(1) Is independent of and not associated with the Comptroller so that the trustee or other person cannot be controlled or influenced by the Comptroller; and
(2) Is not and has not been an employee of or affiliated with the Comptroller and is not a partner of, or involved in, any joint venture or other investment with, the Comptroller; and
(3) Is not a relative of the Comptroller.
(b) The requirements outlined above would also be applicable to any officer or employee of a trustee or other entity involved in the management or control of the trust.
2. Any asset transferred to the trust by the Comptroller is free of any restriction with respect to its transfer or sale.
3. The trust instrument which establishes the trust expressly provides that:
(a) The trustee in the exercise of his authority and discretion to manage and control the assets or the trust shall not consult or notify the Comptroller; and
(b) The trust tax return shall be prepared by the trustee or his designee, and such return and any other information relating thereto (other than the trust income summarized in appropriate categories necessary to complete the Comptroller's tax return) shall not be disclosed to the Comptroller; and
(c) The Comptroller shall not receive any report on the holdings and sources of income of the trust, except that a report at the end of each calendar quarter with respect to the total cost value of the interest of the Comptroller in the trust or the net income or loss of the trust or any reports necessary to enable the Comptroller to complete an individual tax return required by law or financial disclosure required by law, but such report shall not identify any asset or holding; and
(d) Except for communications which solely consist of requests for distributions of cash or other unspecified assets of the trust, there shall be no direct or indirect communication between the trustee and the Comptroller with respect to the trust unless such communication is in writing and unless it relates only to the general financial interest and needs of the Comptroller (including, but not limited to, an interest in maximizing income or long-term capital-gain); and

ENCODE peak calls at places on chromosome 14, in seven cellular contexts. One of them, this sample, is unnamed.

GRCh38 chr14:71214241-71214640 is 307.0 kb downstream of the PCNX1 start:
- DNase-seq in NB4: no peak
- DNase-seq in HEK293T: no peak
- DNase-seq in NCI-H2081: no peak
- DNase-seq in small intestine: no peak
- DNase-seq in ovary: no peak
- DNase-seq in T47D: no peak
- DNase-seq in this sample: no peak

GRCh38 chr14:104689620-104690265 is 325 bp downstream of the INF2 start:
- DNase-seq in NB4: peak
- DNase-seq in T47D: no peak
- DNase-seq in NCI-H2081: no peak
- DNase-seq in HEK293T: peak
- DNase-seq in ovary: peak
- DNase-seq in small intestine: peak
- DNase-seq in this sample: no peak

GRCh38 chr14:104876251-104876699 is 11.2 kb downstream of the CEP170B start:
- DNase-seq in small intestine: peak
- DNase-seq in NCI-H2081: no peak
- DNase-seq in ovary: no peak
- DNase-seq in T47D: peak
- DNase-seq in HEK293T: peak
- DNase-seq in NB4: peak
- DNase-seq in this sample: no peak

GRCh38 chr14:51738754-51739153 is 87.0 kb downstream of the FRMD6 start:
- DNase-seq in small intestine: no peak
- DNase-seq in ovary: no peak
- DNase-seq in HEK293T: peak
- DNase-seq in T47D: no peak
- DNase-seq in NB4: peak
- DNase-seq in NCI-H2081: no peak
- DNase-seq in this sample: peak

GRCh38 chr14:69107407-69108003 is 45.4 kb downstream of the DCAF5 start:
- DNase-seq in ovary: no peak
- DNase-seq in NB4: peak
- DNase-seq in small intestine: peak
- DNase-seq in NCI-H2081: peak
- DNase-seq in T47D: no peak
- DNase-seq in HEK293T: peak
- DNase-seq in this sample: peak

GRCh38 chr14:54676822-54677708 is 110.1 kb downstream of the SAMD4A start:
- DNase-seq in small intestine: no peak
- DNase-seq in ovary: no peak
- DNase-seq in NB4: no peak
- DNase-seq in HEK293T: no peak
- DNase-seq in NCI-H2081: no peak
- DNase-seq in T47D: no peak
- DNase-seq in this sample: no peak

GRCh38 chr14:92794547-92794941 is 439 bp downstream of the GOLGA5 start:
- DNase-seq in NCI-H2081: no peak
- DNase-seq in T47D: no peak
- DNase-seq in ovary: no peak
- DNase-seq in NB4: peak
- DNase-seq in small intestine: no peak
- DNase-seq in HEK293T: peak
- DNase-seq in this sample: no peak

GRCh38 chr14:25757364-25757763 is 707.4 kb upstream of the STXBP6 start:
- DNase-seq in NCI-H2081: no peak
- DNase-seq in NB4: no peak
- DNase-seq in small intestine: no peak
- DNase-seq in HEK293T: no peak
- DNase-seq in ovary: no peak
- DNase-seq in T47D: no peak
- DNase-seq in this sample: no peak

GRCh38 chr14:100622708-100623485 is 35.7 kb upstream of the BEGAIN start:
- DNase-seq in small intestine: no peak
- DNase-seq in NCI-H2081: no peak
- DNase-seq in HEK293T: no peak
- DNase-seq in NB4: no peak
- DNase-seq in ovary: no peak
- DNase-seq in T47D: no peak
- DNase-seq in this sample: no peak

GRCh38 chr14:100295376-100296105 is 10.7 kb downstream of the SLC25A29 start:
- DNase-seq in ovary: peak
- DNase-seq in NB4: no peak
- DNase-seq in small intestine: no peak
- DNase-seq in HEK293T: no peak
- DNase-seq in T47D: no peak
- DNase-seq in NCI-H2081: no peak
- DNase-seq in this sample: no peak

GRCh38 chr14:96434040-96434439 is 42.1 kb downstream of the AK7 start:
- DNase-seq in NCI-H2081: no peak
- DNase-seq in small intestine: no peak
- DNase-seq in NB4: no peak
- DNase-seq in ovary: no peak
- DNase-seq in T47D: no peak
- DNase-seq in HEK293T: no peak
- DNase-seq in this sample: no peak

(e) The Comptroller shall make no effort to obtain information with respect to the holdings of the trust, including obtaining any trust tax return filed or any information relating thereto except as provided herein.
4. The proposed trust instrument and the proposed trustee is reviewed and approved by the Commission for compliance with the requirements set forth herein.
Initially, we note that the terms and conditions for the "blind trust" proposed by the Comptroller closely parallel the requirements for "qualified blind trusts" established pursuant to Section 202(f)(3) of the Ethics in Government Act of 1978 (Pub. L. 95-251, as amended). Unlike the federal law, however, Florida's Code of Ethics for Public Officers and Employees contains no provision for the creation of blind trusts. While we believe that the policy considerations underlying the creation of blind trusts are laudable, we do not believe that we have the necessary authority to, in effect, legislate an entirely new concept into the ethics laws of this state.
Moreover, there are a number of exemptions in Section 112.313(12), Florida Statutes, which have the effect of absolving the existence of a conflict of interest under Sections 112.313(3) or 112.313(7), Florida Statutes. However, there is no provision which would absolve a conflict where the public officer or employee had created a blind trust to administer his assets while he served in a public capacity. We believe the legal maxim that the express mention of one thing is the exclusion of another (expressio unius est exclusio alterius) is applicable to this issue. Orr v. Trask, 464 So.2d 131, 135 (Fla. 1985), citing Dobbs v. Sea Isle Hotel, 56 So.2d 341 (Fla. 1952). This well-established principal of statutory construction prevents us from interpreting the Code of Ethics for Public Officers and Employees to create an exemption in Section 112.313(12), Florida Statutes, involving the establishment of blind trusts.
Accordingly, without express authority from the Legislature to do otherwise, we find that the Comptroller may not avoid a prohibited conflict of interest under Section 112.313(7)(a), Florida Statutes, by establishing a "blind trust" to hold shares of stocks in companies, the subsidiaries of which are engaged in operations in the State of Florida which are subject to regulation by the Department of Banking and Finance.